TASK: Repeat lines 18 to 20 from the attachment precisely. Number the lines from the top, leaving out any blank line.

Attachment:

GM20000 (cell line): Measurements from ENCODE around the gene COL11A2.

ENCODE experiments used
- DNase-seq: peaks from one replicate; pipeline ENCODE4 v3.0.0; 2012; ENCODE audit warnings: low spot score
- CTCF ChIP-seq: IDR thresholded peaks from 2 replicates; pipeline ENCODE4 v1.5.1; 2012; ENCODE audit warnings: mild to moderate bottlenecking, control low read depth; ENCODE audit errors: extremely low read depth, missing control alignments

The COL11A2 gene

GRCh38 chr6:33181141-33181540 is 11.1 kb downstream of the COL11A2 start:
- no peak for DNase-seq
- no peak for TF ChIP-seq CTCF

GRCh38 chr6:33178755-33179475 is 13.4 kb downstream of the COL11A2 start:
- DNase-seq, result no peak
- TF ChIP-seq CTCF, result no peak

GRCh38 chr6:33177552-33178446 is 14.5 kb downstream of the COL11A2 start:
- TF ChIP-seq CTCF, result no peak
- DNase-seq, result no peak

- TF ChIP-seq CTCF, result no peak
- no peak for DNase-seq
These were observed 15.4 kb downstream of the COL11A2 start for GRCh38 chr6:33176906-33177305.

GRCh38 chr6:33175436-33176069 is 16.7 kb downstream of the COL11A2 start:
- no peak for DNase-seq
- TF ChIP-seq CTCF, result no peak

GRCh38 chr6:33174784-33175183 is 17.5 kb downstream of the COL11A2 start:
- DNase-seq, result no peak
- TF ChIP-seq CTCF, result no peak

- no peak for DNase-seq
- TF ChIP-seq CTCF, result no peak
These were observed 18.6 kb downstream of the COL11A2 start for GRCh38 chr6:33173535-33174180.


GRCh38 chr6:33175436-33176069 is 16.7 kb downstream of the COL11A2 start:
- no peak for DNase-seq
- TF ChIP-seq CTCF, result no peak